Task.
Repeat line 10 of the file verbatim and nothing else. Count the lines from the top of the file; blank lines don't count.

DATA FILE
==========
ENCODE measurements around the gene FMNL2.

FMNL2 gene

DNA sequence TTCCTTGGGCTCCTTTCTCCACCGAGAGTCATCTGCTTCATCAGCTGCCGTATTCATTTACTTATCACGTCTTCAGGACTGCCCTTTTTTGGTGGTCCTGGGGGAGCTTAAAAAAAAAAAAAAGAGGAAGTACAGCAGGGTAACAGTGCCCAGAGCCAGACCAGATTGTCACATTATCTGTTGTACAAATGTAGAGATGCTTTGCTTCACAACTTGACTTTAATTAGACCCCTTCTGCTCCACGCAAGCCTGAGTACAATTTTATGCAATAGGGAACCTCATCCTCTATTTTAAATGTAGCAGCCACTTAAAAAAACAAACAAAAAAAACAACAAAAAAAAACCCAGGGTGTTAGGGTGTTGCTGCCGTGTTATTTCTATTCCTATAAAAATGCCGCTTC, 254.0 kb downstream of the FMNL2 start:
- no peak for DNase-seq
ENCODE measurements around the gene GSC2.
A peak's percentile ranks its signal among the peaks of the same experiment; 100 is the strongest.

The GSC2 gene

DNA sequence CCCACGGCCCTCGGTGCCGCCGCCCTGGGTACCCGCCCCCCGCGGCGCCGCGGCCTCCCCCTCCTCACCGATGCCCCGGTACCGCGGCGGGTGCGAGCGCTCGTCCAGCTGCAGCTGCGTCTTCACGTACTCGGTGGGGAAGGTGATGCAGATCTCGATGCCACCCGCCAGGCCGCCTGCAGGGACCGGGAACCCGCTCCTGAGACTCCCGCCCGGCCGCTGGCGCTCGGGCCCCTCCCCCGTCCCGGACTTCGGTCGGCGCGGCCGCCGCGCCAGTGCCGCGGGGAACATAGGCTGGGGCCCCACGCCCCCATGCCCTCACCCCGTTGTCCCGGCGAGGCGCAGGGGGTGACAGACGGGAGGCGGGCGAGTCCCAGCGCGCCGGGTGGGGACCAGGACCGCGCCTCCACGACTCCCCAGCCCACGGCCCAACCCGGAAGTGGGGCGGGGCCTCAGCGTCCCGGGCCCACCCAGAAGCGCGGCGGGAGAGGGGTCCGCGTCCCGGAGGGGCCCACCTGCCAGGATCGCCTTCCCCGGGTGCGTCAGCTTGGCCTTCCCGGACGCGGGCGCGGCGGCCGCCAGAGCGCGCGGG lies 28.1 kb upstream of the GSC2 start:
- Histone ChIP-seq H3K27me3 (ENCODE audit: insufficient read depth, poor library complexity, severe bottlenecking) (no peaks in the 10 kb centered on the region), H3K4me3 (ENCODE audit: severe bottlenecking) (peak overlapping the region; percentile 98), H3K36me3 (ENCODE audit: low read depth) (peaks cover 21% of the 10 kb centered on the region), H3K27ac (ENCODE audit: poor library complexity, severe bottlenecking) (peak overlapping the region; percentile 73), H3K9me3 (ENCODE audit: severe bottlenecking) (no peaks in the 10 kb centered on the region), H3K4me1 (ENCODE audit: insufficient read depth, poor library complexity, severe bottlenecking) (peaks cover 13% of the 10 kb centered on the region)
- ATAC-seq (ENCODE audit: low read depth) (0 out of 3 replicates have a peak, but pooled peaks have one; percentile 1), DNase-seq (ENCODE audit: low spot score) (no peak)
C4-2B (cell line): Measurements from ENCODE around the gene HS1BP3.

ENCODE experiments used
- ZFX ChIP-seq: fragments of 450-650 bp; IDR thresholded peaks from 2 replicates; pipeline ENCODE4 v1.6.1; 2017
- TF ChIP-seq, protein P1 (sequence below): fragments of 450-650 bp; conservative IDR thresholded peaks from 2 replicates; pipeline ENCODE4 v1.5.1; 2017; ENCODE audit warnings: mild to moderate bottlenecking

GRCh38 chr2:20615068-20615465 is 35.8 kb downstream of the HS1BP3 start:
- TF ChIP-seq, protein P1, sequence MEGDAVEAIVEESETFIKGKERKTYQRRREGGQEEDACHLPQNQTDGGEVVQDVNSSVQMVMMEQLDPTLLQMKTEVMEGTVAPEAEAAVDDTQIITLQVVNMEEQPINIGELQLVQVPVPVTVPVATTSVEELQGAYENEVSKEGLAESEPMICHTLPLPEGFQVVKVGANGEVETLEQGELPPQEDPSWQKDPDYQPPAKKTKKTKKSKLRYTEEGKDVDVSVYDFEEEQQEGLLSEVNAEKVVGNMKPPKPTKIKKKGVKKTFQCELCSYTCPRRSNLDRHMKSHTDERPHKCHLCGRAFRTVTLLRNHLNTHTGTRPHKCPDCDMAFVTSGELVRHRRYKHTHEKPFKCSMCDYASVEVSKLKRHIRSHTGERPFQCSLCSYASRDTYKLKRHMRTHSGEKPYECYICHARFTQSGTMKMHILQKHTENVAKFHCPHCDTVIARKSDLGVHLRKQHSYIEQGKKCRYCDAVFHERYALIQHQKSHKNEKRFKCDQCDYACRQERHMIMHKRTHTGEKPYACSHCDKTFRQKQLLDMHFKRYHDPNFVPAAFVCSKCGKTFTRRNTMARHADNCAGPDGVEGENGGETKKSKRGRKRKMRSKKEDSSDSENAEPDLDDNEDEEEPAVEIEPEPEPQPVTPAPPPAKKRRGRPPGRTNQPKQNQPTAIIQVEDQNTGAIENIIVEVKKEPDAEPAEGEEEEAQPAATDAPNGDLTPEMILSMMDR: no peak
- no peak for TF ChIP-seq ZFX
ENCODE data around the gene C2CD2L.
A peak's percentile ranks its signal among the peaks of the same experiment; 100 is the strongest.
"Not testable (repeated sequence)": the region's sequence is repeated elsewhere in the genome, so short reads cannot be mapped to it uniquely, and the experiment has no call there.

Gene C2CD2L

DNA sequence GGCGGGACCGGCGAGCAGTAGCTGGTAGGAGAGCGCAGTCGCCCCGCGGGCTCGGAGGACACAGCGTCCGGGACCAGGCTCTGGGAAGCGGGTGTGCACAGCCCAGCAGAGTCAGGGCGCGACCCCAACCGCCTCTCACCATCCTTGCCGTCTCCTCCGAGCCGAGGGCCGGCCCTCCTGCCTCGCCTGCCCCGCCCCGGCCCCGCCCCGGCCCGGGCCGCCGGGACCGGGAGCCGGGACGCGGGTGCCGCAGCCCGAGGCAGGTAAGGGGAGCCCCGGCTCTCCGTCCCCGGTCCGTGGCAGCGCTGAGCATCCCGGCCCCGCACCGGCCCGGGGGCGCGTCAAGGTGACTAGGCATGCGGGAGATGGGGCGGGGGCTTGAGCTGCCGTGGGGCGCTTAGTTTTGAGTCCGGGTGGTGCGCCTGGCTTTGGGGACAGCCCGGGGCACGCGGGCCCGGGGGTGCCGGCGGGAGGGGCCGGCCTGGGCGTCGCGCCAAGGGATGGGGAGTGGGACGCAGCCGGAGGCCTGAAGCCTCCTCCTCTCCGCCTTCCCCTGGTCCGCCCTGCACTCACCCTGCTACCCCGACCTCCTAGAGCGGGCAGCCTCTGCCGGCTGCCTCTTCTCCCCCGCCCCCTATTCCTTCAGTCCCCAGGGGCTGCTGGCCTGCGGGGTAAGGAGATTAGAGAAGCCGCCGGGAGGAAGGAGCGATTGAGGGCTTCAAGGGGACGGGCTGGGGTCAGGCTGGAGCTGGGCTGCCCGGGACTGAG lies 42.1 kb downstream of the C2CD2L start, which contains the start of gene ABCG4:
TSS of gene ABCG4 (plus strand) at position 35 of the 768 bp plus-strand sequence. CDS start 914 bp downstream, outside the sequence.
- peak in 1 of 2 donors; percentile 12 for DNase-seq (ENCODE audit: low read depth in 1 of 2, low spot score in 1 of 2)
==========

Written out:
- ATAC-seq (ENCODE audit: low read depth) (0 out of 3 replicates have a peak, but pooled peaks have one; percentile 1), DNase-seq (ENCODE audit: low spot score) (no peak)